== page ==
For a long time, I very much wanted to be cool, just like everyone else.
I was not successful.
When I was a waitress, for example, I looked at all of the other waitresses who were so young and so cute (by the time I quit I’d reached the advanced waitressing age of twenty-six), and even though I liked my job and I was good at it, too, when I compared myself with them I felt completely inadequate.
Then, a few years later—it must have been around the time after I graduated college when I decided I didn’t need friends anymore—I realized I wasn’t so bad after all.
I didn’t even look that bad.
I was—in my own way—kind of cute. And I was smarter than them, anyway, and much more interesting.
The problem wasn’t me, and hadn’t been all along.
The problem was that I was comparing myself to the wrong people.
And so, suddenly, unexpectedly, and almost all at once, I made a decision:
I decided that I would be proud of being a dork.
I decided that I didn’t need anyone else’s approval but my own.
I became confident.
After that, somehow, without even trying, I was suddenly much, much less of a dork than before. And these days, I’m not really one at all.
I just pretend to be.
I even know how to dress.
Now, don’t get me wrong: I am not cool, either. I’m still way too passionate and excitable and I’m even sillier now than I used to be. True dorks, though, don’t really like themselves. Or, if they do, they don’t like to admit it.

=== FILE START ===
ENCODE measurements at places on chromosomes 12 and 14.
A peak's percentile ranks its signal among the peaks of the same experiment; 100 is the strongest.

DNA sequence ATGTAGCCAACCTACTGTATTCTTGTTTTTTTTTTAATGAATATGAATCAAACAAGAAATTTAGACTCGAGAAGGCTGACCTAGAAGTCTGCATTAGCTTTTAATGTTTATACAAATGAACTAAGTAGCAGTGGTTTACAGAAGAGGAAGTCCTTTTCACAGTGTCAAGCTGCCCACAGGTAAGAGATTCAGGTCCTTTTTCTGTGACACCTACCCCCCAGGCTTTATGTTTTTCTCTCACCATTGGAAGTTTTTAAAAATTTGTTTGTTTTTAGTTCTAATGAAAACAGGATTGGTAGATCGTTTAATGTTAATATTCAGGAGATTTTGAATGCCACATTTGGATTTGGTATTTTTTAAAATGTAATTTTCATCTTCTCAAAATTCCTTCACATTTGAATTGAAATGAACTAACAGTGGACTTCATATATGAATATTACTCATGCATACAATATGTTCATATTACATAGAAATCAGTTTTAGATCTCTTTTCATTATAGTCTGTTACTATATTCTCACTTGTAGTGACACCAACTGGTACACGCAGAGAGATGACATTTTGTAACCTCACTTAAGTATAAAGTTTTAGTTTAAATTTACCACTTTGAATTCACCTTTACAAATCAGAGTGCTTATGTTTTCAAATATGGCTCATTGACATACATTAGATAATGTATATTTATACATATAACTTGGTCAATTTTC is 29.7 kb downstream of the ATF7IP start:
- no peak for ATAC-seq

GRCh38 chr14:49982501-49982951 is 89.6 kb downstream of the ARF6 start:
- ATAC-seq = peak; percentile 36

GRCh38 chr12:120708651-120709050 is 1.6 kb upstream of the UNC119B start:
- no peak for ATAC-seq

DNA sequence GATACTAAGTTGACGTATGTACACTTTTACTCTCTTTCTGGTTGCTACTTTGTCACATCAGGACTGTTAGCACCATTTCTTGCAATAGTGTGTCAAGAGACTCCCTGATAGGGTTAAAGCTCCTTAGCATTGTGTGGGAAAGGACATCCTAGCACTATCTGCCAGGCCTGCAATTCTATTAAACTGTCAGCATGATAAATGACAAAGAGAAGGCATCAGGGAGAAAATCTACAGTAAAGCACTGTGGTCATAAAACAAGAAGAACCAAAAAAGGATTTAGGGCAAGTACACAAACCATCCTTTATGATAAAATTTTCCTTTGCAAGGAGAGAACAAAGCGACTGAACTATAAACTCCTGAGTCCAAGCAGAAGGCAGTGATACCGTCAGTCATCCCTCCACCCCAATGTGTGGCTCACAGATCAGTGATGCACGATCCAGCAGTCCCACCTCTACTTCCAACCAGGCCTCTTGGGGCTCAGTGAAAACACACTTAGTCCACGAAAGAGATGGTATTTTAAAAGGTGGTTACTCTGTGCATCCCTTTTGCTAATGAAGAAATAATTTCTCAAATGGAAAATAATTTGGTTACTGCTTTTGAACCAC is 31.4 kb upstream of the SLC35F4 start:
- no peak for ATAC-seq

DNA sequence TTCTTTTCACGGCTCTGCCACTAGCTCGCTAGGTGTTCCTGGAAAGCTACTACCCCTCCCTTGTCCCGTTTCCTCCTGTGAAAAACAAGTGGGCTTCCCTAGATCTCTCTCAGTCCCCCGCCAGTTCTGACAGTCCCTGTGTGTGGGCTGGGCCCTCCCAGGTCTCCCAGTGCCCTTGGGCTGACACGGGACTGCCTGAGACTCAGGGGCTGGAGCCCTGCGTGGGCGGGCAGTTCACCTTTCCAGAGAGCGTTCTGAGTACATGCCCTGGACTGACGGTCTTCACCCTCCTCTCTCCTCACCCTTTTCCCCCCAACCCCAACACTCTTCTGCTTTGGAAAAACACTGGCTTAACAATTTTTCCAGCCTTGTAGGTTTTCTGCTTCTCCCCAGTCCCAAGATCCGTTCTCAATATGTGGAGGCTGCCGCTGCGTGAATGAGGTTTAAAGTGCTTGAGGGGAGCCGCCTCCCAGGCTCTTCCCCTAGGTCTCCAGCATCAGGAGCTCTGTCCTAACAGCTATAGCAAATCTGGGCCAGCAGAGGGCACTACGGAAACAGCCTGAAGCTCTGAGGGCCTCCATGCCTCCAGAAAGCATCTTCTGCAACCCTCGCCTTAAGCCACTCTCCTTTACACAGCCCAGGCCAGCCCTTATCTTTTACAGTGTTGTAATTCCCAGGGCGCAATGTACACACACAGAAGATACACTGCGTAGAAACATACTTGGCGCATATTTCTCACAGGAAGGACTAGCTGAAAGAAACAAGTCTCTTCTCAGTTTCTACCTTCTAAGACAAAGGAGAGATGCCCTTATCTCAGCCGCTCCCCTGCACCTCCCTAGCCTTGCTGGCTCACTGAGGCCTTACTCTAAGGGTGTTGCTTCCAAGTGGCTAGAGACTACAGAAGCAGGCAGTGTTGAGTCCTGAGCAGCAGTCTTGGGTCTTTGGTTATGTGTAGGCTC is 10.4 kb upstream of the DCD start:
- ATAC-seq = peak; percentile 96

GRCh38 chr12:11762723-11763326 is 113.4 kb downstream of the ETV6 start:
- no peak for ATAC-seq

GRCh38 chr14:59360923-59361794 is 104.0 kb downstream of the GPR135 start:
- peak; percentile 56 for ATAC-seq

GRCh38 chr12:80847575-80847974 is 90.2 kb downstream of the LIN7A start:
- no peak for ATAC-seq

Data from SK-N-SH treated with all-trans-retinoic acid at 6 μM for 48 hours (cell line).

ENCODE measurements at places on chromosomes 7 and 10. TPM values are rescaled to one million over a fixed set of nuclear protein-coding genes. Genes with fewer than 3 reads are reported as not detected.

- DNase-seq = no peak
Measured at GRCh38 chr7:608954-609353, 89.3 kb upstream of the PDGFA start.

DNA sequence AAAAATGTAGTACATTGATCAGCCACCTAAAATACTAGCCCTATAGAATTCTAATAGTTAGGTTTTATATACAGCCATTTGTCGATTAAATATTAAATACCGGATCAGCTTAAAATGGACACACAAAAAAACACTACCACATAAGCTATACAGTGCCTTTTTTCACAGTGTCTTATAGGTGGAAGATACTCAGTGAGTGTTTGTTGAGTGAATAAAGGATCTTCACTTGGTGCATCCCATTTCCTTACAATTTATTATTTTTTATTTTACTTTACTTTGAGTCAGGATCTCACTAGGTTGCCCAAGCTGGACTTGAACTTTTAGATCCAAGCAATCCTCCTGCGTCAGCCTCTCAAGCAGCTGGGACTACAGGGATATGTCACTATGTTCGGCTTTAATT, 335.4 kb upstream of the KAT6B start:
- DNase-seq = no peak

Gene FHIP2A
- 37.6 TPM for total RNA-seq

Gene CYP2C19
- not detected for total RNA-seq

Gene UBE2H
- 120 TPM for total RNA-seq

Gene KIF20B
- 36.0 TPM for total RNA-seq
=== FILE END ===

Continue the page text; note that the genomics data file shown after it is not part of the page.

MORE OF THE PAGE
They try to be someone else.
And I don’t do that anymore. Not often, anyway. I’m not embarrassed when I come underdressed to a nightclub or overdressed to a party. I say stupid things and admit when I don’t know something. I ask questions. I say something controversial in order to get an argument started when the conversation has become a little dull.
I’m okay with being wrong, or less admired.
So you see: Maybe I’m not a dork, and maybe I am.
Maybe I can even be both.
Maybe, whenever I want to, I can just change the definition.
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Get What I Learned from Jane on Amazon.
More Stuff to Read:
Some Spiritual Practices Actually Work. It’s Amazing.
There are hundreds of spiritual techniques for overcoming depression and increasing inner peace. Only one blog talks about whether or not they work. With ratings. (Take that, God.)
- My Favorite Spiritual Practices for Overcoming Depression
- Depression Success Stories and Spiritual Practice Success Stories
I Suspect Inner Peace Is Just a Myth. Here Are Interviews With People Who Disagree.
Some people are such show-offs. But that doesn’t mean they’re not worth listening to.
There’s a Book for That, Too
It’s a great time to get suddenly awesome. So many teachers. So many books.
- Best Spiritual-But-Not-Religious Books for Overcoming Depression
- Books I Want My Kids to Read Someday